OLWG# 236- Down to the Sea in Ships

Flash, Flash, and Flash written for OLWG# 236

Constable Peters looked up at the widow Houston on the roof of her home at the harbour entrance. She stood with her hands on the black, cast iron railing atop the house, her gaze fixed on the horizon.

“Miz Houston?” he hollered up at her. “How long are you planning to stay up there? He’s not coming back. He’s been gone now nigh seven years, come on down.”

She looked down at Peters. First, she raised her right forearm, and then she slowly elevated the middle finger of her right hand. When she was sure that he had noted the gesture, she dropped it and turned her attention back to the sea.


‘Twas the wee hours, and few were awake in the harbour town. Laurence Houston leaned back against the headboard and wrapped his arm protectively around his bride. Her head rested on his chest – a tear rolled down her cheek.

“I still love you, Martha,” he intoned, “my leaving doesn’t mean I don’t love you, but I’m a sailor. I have to do this. When I get back, we’ll be rich, richer than you could ever dream! Hudson will send you money. All of your needs and this house will be well taken care of, until I return.”


Martha had been alone for years. She didn’t like it, but such was the lot of a sailor’s wife. She had just dished up a bowl of chowder when the constable tapped on the door.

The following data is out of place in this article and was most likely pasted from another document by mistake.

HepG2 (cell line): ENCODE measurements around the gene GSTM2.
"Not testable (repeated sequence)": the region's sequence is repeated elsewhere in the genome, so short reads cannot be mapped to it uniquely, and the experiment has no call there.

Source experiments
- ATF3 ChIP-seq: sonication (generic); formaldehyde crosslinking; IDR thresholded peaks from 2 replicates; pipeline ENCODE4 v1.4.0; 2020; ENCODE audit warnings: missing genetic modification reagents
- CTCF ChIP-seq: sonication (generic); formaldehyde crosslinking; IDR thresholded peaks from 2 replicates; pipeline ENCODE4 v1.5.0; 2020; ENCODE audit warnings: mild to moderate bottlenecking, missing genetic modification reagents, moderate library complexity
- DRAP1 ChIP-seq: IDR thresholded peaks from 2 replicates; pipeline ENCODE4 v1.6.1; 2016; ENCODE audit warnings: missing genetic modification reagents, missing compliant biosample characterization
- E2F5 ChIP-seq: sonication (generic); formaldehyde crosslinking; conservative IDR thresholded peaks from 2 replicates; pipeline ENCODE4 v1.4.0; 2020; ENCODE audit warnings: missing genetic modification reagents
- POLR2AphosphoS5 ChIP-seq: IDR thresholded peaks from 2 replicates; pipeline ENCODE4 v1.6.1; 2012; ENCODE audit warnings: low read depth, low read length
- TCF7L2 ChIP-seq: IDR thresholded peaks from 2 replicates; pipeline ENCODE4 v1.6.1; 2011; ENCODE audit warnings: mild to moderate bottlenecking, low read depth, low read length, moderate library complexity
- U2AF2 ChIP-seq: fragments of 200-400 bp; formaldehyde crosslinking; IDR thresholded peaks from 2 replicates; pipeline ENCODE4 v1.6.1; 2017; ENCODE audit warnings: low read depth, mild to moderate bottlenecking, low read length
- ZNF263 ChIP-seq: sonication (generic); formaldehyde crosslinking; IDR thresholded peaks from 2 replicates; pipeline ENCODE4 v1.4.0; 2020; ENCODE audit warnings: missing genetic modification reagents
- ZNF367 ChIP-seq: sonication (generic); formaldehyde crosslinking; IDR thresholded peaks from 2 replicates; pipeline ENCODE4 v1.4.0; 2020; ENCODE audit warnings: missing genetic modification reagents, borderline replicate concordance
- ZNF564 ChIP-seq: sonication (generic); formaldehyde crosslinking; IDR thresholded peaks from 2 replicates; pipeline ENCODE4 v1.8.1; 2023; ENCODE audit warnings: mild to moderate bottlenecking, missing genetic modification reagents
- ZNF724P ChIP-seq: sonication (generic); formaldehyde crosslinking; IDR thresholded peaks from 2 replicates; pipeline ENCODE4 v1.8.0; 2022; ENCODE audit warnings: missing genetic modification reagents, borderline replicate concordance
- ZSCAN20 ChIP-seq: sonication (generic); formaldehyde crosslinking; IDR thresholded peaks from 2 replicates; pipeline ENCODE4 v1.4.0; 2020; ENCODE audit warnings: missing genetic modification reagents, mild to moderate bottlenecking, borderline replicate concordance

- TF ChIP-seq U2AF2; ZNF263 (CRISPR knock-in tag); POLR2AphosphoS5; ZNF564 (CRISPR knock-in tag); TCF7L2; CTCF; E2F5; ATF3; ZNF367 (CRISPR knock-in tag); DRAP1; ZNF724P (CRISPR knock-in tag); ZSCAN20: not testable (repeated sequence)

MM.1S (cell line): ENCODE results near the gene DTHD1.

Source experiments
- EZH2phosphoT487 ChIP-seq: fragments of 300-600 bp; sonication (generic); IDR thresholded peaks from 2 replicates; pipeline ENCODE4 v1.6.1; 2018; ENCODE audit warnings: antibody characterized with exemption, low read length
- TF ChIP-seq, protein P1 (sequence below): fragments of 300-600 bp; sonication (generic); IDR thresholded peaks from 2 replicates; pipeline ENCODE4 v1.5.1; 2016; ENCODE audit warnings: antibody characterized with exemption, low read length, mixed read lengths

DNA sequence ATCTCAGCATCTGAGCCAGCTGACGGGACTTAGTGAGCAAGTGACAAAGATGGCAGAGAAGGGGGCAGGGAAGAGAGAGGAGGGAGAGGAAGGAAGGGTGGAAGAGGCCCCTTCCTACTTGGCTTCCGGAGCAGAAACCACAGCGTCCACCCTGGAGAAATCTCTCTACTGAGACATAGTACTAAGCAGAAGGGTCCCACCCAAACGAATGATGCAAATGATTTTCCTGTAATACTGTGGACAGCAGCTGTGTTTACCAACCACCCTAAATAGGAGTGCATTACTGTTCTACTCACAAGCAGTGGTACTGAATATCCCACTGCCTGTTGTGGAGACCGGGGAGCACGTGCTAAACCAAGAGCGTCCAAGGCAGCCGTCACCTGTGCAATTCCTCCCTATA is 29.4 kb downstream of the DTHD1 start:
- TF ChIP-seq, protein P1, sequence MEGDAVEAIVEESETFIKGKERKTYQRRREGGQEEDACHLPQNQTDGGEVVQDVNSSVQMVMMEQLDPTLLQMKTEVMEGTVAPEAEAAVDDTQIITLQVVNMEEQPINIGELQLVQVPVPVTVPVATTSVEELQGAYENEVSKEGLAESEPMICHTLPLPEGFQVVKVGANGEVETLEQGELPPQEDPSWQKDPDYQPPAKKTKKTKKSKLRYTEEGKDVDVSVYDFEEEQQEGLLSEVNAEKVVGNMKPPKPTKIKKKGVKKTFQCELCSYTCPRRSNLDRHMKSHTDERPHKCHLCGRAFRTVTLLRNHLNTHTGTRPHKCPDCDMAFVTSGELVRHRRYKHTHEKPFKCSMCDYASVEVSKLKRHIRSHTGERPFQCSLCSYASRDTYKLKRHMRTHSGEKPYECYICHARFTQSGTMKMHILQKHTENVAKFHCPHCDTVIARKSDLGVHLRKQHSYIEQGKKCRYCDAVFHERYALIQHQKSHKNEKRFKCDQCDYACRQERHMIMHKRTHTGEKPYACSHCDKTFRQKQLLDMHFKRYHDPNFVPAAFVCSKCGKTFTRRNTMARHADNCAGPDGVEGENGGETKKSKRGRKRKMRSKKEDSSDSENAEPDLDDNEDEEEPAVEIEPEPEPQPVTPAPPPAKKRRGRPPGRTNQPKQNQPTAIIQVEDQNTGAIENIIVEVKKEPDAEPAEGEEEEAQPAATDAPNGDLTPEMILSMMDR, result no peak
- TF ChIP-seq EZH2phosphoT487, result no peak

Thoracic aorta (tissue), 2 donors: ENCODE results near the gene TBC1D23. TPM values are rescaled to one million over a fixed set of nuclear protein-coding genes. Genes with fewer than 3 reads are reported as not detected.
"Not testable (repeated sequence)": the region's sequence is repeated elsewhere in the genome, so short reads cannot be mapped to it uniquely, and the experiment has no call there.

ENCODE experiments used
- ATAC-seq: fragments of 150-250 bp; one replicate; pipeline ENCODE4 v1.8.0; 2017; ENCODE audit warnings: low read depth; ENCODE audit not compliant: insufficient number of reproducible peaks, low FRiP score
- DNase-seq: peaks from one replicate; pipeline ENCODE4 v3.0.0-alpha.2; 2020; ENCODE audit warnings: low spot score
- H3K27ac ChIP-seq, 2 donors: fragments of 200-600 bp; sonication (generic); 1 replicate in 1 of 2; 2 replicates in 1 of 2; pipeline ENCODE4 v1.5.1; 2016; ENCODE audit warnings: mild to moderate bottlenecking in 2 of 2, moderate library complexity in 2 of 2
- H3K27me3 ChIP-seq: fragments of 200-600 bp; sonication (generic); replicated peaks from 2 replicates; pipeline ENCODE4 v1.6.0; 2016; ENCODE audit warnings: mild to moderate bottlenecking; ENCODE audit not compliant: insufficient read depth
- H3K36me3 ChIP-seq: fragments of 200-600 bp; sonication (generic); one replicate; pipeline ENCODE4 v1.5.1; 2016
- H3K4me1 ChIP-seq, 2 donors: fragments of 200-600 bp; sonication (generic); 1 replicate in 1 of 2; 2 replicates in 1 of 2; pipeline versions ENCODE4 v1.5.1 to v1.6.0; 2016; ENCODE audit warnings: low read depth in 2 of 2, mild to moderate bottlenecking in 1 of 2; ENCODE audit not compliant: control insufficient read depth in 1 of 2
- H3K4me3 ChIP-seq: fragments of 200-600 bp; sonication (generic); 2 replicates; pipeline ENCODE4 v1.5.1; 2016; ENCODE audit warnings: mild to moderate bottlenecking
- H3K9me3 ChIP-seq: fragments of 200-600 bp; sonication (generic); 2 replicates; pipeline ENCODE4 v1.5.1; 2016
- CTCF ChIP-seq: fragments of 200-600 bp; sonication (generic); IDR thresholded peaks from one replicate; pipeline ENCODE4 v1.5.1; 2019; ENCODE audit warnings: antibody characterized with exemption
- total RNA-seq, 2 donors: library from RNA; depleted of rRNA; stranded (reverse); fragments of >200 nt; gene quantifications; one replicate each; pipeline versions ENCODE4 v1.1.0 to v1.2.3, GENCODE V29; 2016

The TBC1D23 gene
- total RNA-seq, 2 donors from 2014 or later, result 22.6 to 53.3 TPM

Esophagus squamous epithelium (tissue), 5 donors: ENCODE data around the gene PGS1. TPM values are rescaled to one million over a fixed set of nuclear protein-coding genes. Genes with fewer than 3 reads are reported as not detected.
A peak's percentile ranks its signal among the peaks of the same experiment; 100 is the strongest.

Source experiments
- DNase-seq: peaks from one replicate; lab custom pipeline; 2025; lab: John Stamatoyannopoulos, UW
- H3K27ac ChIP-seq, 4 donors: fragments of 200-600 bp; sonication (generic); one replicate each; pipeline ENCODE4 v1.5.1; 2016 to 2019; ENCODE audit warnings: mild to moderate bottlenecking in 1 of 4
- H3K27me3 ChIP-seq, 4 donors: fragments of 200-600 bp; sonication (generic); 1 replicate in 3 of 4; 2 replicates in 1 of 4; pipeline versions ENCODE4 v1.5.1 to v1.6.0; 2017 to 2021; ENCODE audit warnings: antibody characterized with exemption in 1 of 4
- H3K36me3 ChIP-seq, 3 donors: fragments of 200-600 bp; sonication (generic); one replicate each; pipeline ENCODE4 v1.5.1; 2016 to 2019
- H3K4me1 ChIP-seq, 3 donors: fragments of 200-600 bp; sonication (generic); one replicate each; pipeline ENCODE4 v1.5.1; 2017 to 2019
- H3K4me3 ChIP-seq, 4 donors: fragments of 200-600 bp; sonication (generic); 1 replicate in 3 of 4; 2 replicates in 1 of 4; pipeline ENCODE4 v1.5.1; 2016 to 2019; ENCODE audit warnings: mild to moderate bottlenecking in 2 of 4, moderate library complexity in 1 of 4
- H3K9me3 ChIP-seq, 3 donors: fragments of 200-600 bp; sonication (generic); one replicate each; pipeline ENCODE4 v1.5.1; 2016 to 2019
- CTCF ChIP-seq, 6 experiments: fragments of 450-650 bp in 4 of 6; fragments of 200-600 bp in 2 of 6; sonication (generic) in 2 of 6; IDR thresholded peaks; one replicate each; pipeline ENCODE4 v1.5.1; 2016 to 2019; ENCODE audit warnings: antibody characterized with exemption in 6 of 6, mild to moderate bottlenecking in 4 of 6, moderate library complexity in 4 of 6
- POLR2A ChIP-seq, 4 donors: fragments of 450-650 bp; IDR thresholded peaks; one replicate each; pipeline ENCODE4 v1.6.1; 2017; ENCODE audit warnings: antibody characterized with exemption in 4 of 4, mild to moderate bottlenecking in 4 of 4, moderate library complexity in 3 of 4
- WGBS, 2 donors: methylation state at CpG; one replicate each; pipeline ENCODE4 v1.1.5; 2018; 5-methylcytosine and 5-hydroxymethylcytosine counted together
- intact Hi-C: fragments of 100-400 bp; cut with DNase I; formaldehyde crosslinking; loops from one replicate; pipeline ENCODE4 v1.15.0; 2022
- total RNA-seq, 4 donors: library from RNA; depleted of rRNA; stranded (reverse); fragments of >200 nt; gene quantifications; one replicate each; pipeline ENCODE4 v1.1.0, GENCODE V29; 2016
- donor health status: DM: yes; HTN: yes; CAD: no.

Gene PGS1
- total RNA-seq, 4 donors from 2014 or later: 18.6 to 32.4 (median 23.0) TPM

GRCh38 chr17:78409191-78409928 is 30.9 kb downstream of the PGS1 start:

“Come inside, Mr Peters. I’m just dishing up lunch. You’re welcome to join me.” She turned and headed down the wide hallway back towards the kitchen. Peters tailed along behind her.

She had a bowl of chowder in her hand when he broke the news. It shattered when it hit the ground.

Without a word, Martha ran to the staircase and leapt upwards, heading for the roof. Peters heard the latch turn when she locked the door at the foot of the stairs. He went out to the garden. He knew where she was heading.

This week’s prompts were:

  1. doesn’t mean I don’t love you
  2. c’mon down
  3. shattered when it hit the ground

Étude Florale en Noir

Written for the fun of it

I met Valerie at a ‘Neighbourhood Watch’ meeting in Tulsa. The meeting was at Jimmy Youngbird’s house. Jimmy was the head of the watch group, and an officer, of some sort, in the H.O.A.